Right in time for Halloween, the U.S. Food and Drug Administration has issued a warning — not about poisoned candy but about eating too much of a certain love-it-or-hate-it candy: black licorice.

This treat (or trick?) could cause high blood pressure, an irregular heartbeat, and other potentially fatal heart conditions, the FDA warns. And it wouldn’t take a crazy high amount over a short period of time for the effects to show, according to Joan Salge Blake, a Boston University nutrition professor.

Although the warning specifically calls out those 40 and older, people of all ages should still avoid eating drastic amounts of black licorice, Blake tells Inverse.

“Will it be problematic for people under 40? Probably not, no,” Blake says. “No matter what the age is, don’t eat so much of it.”

This gives black licorice critics another reason to hate on this great candy. Ugh.

The FDA warning says that licorice consumer reports show that people over 40 could land in the hospital after consuming just two ounces of black licorice — or about five sticks — each day for two weeks. Black licorice gets its flavor from a compound called glycyrrhizin, which scientists say is 50 times sweeter than regular cane sugar. Derived from licorice root, accumulation of this compound causes potassium levels to fall drastically, which could lead to abnormal swelling, irregular heart rhythms, and even heart failure.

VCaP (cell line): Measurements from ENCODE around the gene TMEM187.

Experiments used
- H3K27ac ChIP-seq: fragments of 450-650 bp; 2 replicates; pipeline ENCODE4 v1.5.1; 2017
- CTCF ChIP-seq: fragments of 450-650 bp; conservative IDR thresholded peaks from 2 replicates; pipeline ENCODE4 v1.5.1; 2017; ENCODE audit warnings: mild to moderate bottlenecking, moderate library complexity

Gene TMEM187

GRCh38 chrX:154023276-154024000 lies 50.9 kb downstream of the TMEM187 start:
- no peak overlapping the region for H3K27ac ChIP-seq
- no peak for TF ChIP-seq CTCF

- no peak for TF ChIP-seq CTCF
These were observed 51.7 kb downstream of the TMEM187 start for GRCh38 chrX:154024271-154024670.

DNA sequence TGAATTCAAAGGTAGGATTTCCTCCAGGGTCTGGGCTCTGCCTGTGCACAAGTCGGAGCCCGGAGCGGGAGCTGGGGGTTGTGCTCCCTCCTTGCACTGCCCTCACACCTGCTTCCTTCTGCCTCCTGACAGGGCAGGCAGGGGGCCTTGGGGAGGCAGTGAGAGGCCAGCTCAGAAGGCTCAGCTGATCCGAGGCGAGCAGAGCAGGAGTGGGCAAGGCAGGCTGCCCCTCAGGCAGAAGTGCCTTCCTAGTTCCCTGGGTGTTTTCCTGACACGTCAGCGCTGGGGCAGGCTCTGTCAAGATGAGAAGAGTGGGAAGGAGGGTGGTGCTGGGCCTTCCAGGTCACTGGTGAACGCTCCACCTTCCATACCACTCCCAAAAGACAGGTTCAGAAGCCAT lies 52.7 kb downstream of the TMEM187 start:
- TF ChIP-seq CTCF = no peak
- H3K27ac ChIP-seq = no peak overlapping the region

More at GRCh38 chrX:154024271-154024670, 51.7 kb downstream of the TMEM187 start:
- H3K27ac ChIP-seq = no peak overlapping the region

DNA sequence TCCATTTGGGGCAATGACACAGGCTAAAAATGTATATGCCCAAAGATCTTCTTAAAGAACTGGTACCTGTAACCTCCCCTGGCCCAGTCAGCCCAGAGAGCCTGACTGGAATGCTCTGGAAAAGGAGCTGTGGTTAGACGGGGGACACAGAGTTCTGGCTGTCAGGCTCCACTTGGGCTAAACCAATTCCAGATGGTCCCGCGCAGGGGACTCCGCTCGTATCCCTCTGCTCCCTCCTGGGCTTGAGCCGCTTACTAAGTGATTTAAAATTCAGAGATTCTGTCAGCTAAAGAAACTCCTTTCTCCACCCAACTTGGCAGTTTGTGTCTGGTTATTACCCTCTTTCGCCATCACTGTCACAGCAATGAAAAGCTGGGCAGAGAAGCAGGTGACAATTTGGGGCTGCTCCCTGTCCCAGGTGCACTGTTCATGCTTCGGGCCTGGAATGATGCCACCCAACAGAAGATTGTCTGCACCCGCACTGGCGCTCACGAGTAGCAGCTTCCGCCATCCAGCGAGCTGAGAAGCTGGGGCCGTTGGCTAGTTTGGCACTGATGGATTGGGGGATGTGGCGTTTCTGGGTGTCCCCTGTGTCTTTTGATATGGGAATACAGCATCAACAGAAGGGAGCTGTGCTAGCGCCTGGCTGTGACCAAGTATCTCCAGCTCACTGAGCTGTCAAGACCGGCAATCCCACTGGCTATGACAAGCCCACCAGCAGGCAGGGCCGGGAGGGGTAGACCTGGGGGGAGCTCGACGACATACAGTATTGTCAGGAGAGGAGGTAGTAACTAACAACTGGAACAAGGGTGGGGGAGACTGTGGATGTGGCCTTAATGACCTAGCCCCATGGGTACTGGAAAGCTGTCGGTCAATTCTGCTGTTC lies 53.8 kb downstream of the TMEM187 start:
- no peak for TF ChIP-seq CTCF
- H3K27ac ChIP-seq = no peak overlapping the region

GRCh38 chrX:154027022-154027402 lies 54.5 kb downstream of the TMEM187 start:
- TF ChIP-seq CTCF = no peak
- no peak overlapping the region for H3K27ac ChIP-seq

Although the same compound is present in licorice-flavored products like Twizzlers and Sambuca liqueur, the FDA warning doesn’t include these, and you’re safe to keep eating them. Instead of glycyrrhizin, most licorice-flavored foods instead use anise oil, which safely achieves the same taste and smell as licorice. Blake warns fans of licorice-flavored products to be diligent in checking ingredient lists — especially those that use licorice root dietary supplements — to ensure they don’t contain glycyrrhizin.

Licorice
A sweetener in black licorice can cause heart problems in people over 40 at high enough concentrations.

While most of the sugary goodness you enjoy this Halloween won’t contain this potentially dangerous ingredient, it doesn’t mean you should necessarily go crazy in eating as much candy as your sweet tooth desires. You’re likely to go over your daily intake of calories and sugar on Halloween, which is of course unhealthy and can cause other health issues. While Blake doesn’t say you shouldn’t indulge in candy at all, she warns people not to get into a candy-snacking habit that could easily occur again and again and cause you to gain weight.

With their warning, the FDA shared a very serious looking animated video complete with witch cackles and cartoon bats flying around. The video ominously warns: “Don’t get tricked into eating too much black licorice.”